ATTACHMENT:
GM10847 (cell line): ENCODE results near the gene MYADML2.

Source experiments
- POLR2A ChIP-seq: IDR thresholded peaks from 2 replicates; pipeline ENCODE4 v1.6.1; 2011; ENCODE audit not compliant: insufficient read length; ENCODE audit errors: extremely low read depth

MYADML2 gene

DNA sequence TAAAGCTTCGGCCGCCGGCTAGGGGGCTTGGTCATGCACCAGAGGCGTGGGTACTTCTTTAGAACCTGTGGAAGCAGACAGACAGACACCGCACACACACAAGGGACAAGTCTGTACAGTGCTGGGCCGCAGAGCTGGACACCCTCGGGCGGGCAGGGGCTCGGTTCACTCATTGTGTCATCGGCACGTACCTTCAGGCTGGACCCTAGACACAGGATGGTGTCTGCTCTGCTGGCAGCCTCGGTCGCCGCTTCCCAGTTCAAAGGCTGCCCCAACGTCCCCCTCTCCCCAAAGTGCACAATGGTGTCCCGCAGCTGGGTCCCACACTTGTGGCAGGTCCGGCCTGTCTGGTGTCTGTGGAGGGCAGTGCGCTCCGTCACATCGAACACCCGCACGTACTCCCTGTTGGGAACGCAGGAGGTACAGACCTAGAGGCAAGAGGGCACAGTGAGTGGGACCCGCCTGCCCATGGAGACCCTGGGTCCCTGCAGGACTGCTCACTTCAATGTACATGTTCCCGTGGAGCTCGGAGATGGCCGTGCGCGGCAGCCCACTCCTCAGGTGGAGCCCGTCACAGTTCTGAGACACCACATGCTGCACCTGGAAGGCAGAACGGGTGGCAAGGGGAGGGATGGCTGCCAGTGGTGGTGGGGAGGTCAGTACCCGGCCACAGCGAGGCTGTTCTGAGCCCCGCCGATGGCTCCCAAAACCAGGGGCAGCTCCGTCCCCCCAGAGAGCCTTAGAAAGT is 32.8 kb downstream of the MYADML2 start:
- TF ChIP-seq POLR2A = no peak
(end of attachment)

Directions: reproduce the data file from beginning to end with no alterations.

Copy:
GM10847 (cell line): ENCODE results near the gene MYADML2.

Source experiments
- POLR2A ChIP-seq: IDR thresholded peaks from 2 replicates; pipeline ENCODE4 v1.6.1; 2011; ENCODE audit not compliant: insufficient read length; ENCODE audit errors: extremely low read depth

MYADML2 gene

DNA sequence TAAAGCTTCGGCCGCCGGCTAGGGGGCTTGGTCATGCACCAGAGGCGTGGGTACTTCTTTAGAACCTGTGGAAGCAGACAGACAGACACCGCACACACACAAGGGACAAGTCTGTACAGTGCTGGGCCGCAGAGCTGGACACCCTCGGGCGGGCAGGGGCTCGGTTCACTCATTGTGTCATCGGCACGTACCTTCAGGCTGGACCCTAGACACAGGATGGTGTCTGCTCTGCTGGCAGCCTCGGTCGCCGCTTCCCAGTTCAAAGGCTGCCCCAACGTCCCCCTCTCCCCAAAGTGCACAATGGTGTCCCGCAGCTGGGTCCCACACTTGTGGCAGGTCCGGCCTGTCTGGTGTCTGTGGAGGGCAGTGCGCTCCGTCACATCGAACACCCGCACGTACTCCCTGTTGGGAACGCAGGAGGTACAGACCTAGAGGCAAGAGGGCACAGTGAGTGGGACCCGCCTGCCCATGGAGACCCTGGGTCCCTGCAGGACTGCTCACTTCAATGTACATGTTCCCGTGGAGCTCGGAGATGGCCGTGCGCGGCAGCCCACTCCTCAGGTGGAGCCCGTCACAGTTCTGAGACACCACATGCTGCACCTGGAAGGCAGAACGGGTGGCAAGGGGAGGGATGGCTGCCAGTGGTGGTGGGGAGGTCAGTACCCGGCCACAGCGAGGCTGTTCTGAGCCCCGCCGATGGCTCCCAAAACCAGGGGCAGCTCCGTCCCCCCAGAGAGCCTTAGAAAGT is 32.8 kb downstream of the MYADML2 start:
- TF ChIP-seq POLR2A = no peak